Judicial Review of Policies – Local Government Law

‘R (All the Citizens) v SoS (2022) EWHC 960 (Admin), a Divisional Court is concerned with whether there is a legal duty, enforceable by judicial review, to create and maintain records so that they are available for posterity, and whether policies are enforceable as a matter of public law.’

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Local Government Law, 4th May 2022

Source: local-government-law.11kbw.com

No messing about – Nearly Legal

Posted May 5th, 2022 in homelessness, housing, local government, news, statutory duty by sally

‘Two joined appeals on local authority duties to provide suitable accommodation under section 193 (2) Housing Act 1996 were before the Court of Appeal.’

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Nearly Legal, 4th May 2022

Source: nearlylegal.co.uk

Legal challenge sees decision to close hospital over staffing issues quashed – Local Government Lawyer

Posted April 26th, 2022 in consultations, coronavirus, hospitals, judicial review, news, statutory duty by sally

‘An NHS Trust has conceded, following a judicial review challenge, that its decision to close a hospital over staffing issues partly attributed to pandemic pressures was unlawful.’

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Local Government Lawyer, 25th April 2022

Source: www.localgovernmentlawyer.co.uk

Failure to remove claims – the Osman test – Local Government Lawyer

Posted March 11th, 2022 in domestic violence, families, local government, news, statutory duty by tracey

‘Jack Harding examines case law on failure to remove claims and the application of the Osman test in the context of domestic violence.’

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Local Government Lawyer, 11th March 2022

Source: www.localgovernmentlawyer.co.uk

Age assessment and the Kent Intake Unit social worker guidance – Local Government Lawyer

‘The High Court has ruled that the Home Office acted unlawfully in detaining unaccompanied young people for age assessments at a port in Kent. Shu Shin Luh and Antonia Benfield explain why.’

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Local Government Lawyer, 28th January 2022

Source: www.localgovernmentlawyer.co.uk

R(ZLL) v SSHCLG: Everyone In a “call to action” not a policy – Nearly Legal

‘In this case, Fordham J scrutinised the nature of “Everyone In” and analysed whether it was a “policy”, such as to impose public law duties on the Secretary of State on its curtailment. The judgment (2022) EWHC 85 (Admin) contains a detailed discussion of the ingredients that make a policy, and a pithy take on when the need to consult stakeholders arises. The judge finds that Everyone In cannot properly be described as prescriptive policy guidance, but can safely be described as “an initiative”, so the Secretary of State was not bound by the constraints on changing policy. Judgment was given under the old Departmental name, since changed to the snappy Department for Levelling Up, Housing and Communities. The two interested parties, Camden LB Council and Shelter, did not appear.’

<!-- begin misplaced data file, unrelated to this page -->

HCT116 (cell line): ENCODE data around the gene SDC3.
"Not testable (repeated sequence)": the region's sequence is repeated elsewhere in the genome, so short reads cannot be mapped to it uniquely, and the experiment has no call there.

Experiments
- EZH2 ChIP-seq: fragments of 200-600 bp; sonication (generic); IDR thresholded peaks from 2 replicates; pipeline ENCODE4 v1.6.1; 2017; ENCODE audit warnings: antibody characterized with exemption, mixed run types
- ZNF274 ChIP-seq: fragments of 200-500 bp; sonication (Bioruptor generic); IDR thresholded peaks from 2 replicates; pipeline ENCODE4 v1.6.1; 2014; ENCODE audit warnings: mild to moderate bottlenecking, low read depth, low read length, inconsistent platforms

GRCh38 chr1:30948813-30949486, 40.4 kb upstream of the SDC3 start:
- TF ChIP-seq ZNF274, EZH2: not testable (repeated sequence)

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Nearly Legal, 24th January 2022

Source: nearlylegal.co.uk

Supreme Court invited to consider secondary victim claims – UK Human Rights Blog

‘Paul & Ors v The Royal Wolverhampton NHS Trust [2022] EWCA Civ 12 (13 January 2022). The Court of Appeal dismissed a set of claims for psychiatric injury on the basis of prior binding authority, but indicated that the issue is suitable for consideration by the Supreme Court.’

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UK Human Rights Blog, 20th January 2022

Source: ukhumanrightsblog.com

Katy Sprague not warned of threat to kill hours before her murder – BBC News

‘A woman was not told her neighbour had threatened to kill her just hours before he murdered her, a review has found.’

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BBC News, 19th January 2022

Source: www.bbc.co.uk

Venues must have anti-terror measures under government plans – BBC News

Posted January 10th, 2022 in consultations, government departments, news, statutory duty, terrorism by tracey

‘Venues would have a legal duty to put in place security measures to protect the public from terror attacks under government plans. It comes in the wake of the 2017 Manchester Arena bombing, when 22 people were killed as they left an Ariana Grande concert. Home Secretary Priti Patel will set out the proposals on Monday, following an 18-week consultation.’

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BBC News, 9th January 2022

Source: www.bbc.co.uk

Hillsborough Law would ‘level scales of justice’, says mayor – BBC News

‘A Hillsborough Law is needed to ensure fairer treatment for bereaved families, Liverpool City Region’s mayor has said.
Steve Rotheram and Greater Manchester Mayor Andy Burnham said the government needs to “level the scales of justice”.
They are calling for measures recommended in a 2017 report, based on the experiences of Hillsborough families, to be enshrined in law.’

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BBC News, 7th January 2022

Source: www.bbc.co.uk

Guidance from Divisional Court on Article 2 inquests – UK Human Rights Blog

Posted January 5th, 2022 in coroners, human rights, inquests, mental health, news, statutory duty by sally

‘In R (Morahan) v West London Assistant Coroner [2021] EWHC 1603 (Admin), the Divisional Court provided detailed guidance on the circumstances in which an enhanced investigation under Article 2 ECHR may be required at an inquest.’

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UK Human Rights Blog, 4th January 2022